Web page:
It’s hard to know how to start talking about Snowy Bing Bongs Across the North Star Combat Zone, a 40-minute film of an indescribably comedic ballet of sorts that is about farts and beach balls and the business of show, and is possibly the most funny and delightful thing I saw all year. So about halfway through my conversation with Cocoon Central Dance Team, the trio that are its creative driving force, I do what anyone does in a moment of doubt, and invoke Beyoncé. Specifically, the 2011 video for “Countdown,” a zippy, retro-tinged technicolor confection that borrows from Audrey Hepburn in Funny Face and Belgian choreographer Anne Teresa de Keersmaeker’s contemporary dance piece Rosas Danst Rosas. I had been watching the Beyoncé clip earlier that week for no particular reason, as one does, and it felt relevant in a way I couldn’t quite put my finger on.
As soon as I mention it, there’s a burst of affirmation from the trio. “Oh hell yes,” Eleanore Pienta declares. There’s a kind of classical competency on display in both pieces; Beyoncé uses it to make you swoon, Cocoon uses it to make you gasp with laughter. Pienta, Sunita Mani, and Tallie Medel have been dancing and choreographing as Cocoon Central Dance Team for nearly a decade, and the almighty Bey was an early part of their repertoire, in spirited, inexplicably hilarious performances at house parties and improv theaters around New York City. Throughout it all, that commitment to putting on a goddamn show has been a constant.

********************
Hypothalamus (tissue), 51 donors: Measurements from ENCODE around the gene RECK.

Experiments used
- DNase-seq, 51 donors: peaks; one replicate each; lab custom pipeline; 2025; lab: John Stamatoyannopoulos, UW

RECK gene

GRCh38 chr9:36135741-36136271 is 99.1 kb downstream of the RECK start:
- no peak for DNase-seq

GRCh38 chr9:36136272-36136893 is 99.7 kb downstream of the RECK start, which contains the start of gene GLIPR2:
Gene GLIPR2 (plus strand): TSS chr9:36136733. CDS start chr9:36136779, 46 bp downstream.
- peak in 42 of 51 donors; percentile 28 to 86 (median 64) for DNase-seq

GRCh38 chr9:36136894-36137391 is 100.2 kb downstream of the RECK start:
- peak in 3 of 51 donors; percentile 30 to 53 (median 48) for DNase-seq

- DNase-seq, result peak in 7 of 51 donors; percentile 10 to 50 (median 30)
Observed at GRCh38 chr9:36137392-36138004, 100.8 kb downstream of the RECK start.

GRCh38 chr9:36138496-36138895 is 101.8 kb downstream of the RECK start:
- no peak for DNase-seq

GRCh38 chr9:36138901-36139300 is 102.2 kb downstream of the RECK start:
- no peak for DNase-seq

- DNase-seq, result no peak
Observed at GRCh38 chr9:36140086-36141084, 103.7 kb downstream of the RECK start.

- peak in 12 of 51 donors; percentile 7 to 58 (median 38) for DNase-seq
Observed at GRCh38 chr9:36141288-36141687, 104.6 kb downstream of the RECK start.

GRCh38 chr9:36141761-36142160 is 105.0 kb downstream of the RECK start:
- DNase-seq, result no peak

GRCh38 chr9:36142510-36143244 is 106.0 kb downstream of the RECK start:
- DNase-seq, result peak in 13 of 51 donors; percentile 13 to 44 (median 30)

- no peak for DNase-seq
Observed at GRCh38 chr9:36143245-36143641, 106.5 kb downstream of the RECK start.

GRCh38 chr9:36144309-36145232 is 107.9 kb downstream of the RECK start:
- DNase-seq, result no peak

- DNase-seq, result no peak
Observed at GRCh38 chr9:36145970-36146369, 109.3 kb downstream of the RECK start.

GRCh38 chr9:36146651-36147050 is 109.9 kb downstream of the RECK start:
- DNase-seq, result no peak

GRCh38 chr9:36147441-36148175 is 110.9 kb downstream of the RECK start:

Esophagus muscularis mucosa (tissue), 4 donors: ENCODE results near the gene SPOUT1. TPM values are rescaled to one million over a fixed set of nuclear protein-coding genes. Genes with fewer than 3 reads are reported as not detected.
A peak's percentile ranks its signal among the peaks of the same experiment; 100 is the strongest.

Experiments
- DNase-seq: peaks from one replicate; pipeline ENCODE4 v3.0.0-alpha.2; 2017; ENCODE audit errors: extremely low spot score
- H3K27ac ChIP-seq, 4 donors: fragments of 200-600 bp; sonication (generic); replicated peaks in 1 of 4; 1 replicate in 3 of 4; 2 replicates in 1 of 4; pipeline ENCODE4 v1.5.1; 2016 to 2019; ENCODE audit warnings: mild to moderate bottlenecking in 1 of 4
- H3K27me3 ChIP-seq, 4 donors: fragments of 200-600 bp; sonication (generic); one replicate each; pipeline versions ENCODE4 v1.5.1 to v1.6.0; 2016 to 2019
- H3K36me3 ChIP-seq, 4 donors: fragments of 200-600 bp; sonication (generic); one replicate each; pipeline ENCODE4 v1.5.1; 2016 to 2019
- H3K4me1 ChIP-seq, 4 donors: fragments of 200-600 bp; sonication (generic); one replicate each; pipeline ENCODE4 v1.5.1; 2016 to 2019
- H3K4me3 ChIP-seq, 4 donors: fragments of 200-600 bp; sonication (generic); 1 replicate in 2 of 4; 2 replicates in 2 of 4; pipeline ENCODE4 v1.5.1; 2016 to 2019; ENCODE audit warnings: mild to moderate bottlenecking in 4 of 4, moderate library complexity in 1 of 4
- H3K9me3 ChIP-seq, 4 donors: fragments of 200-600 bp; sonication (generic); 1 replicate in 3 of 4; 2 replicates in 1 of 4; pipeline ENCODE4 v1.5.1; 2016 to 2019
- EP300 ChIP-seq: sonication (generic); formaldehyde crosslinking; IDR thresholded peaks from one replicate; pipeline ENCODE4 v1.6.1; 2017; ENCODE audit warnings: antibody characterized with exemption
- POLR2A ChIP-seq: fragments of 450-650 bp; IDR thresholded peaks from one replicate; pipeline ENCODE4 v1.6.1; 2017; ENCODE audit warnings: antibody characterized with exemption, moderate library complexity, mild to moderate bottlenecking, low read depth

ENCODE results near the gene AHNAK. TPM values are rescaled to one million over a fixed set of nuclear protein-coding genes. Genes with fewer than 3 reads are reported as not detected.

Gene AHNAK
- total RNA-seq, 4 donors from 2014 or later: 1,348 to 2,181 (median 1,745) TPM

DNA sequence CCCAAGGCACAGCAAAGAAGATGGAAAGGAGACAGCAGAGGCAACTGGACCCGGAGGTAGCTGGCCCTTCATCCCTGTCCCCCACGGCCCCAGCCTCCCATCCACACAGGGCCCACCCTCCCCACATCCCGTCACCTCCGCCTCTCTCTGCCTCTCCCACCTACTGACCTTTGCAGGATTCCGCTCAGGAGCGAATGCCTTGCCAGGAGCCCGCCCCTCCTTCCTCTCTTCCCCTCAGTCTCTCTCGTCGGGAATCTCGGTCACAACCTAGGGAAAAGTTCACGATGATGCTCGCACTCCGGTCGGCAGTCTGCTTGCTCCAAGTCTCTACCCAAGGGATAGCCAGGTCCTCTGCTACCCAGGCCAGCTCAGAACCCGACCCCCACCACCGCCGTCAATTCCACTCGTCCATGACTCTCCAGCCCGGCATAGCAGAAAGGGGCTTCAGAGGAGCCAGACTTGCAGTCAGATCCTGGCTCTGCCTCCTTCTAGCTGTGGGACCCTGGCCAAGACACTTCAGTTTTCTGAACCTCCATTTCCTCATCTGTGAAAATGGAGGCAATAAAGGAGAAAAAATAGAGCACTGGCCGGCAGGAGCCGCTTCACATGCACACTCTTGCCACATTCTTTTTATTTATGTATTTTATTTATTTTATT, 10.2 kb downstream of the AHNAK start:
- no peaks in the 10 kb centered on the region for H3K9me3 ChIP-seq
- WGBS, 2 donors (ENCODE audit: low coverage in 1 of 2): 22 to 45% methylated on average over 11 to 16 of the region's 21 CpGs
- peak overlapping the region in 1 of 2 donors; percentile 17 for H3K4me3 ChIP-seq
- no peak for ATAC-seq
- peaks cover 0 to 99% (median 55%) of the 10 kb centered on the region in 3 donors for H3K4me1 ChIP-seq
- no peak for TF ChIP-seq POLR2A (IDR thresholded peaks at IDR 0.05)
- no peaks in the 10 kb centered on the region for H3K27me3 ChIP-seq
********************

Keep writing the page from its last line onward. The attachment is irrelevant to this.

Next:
Since Bing Bongs made its streaming debut on Topic.com last Friday, Cocoon Fever, to quote the film, has truly begun sweeping the nation. (Sample tweet, from Jenny Slate: “I want to watch this all the time all day i love these people (i don’t know them but i love them hi guys hello i love your work)”; another from John Early, who’s collaborated with the troupe: “MY FAVE MOVIE OF THE YEAR IS NOW STREAMING!!!”) None of its reception is what you could exactly call predictable — when was the last time the comedy world collectively obsessed over a dance film? But from its opening scene, the joy of Bing Bongs is being welcomed into its positive, psychedelic sensibility, a pure physical silliness that’s completely unconcerned about any conventional ideas of how three women dancers should move and exist in space.
“It’s been unbelievably gratifying, because what we started out doing in our fucking apartment was for us,” Pienta says. “It was for joy, it was the thing that we fucking loved. And so to hear people get that joy out of Snowy Bing Bongs is like, ‘great! We’re doing it!’”
“I think physical comedy really dignifies an audience,” Medel says, of the film’s appeal. “I think it appeals to everyone’s intelligence. In all of its dumbness, it can be really welcoming.”
“Just to get to people’s’ centers, like their tickle-spots or whatever,” adds Mani.
“And that it crosses generations is amazing,” says Pienta. “That’s also the joy of using your body. It’s like, everyone has a fucking body.”
The trio met as students at Emerson College in Boston, a breeding ground for comedy writers and stand ups, as well as Bing Bongs executive producers Daniels (Swiss Army Man, Greatest Music Video of All Time candidate “Turn Down For What”). They all studied or shared a background in dance, Pienta tells me, and thus a similar sense of rigor that wasn’t necessarily shared by the rest of their peers. “[Sunita was] on a competition team, Tallie was in — ”